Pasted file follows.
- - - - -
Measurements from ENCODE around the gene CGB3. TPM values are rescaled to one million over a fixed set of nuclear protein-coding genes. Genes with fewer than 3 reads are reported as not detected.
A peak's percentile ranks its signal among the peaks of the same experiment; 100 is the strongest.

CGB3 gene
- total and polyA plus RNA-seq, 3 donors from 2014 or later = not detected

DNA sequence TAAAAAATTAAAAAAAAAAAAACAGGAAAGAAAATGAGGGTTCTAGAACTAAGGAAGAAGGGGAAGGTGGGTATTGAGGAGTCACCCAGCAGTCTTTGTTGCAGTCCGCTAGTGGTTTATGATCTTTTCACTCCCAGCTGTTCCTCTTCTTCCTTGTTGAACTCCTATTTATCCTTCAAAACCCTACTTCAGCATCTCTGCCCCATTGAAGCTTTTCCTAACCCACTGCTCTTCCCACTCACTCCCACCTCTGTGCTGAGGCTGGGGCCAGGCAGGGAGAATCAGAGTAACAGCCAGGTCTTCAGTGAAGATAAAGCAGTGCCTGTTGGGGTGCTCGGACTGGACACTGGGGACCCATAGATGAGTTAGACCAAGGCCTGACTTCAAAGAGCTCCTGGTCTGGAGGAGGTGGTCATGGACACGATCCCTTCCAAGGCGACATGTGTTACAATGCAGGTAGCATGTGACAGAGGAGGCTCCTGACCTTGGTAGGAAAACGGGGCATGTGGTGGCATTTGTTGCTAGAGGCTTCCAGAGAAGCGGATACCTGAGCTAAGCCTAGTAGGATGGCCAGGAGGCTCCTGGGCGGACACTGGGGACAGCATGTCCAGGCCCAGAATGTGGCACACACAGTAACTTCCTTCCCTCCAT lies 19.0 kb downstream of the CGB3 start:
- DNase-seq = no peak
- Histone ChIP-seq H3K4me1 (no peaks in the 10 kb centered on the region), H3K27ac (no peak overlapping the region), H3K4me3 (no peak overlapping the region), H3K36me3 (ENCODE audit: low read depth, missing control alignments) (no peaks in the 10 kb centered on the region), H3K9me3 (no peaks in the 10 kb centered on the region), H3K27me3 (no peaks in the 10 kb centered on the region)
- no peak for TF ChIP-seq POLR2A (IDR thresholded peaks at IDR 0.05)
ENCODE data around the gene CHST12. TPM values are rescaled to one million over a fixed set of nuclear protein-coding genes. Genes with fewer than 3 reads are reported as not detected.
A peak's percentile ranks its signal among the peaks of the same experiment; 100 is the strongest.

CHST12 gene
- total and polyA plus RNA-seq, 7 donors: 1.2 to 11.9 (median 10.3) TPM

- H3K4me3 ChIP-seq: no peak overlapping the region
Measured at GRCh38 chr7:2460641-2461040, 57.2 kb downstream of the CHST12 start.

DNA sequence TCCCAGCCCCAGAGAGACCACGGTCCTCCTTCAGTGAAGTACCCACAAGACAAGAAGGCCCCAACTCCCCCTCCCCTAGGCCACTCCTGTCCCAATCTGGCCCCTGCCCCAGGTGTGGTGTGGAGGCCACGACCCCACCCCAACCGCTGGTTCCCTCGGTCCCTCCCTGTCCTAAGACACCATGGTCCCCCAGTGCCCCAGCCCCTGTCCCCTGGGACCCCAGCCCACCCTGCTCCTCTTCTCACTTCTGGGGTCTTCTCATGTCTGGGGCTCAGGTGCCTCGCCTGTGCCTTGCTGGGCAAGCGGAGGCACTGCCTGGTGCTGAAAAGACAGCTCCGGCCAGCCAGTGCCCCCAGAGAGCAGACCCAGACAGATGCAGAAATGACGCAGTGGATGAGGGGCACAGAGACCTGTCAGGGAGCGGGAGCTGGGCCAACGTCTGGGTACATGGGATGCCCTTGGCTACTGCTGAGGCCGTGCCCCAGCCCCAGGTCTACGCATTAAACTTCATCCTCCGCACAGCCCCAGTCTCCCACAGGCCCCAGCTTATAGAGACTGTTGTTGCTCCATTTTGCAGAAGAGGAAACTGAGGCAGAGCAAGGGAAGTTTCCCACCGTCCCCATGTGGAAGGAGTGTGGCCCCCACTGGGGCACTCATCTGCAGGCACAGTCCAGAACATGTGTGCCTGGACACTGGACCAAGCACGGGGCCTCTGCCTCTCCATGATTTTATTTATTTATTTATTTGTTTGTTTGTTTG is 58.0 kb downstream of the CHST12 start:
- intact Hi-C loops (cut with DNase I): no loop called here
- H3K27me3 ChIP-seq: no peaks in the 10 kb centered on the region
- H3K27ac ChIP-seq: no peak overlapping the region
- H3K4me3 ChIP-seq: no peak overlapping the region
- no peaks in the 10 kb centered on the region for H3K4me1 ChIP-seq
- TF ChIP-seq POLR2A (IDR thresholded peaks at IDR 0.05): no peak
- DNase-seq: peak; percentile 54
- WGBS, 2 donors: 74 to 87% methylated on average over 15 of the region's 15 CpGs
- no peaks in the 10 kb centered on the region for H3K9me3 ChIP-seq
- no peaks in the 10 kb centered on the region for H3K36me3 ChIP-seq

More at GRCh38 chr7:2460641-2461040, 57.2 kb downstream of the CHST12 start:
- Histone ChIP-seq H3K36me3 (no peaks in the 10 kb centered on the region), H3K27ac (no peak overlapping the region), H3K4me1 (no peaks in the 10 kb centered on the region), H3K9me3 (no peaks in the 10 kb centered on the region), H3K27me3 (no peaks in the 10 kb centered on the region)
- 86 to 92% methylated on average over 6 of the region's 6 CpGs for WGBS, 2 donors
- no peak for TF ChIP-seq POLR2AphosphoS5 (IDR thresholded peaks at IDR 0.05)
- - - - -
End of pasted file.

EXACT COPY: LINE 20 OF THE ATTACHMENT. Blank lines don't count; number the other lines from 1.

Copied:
- no peaks in the 10 kb centered on the region for H3K4me1 ChIP-seq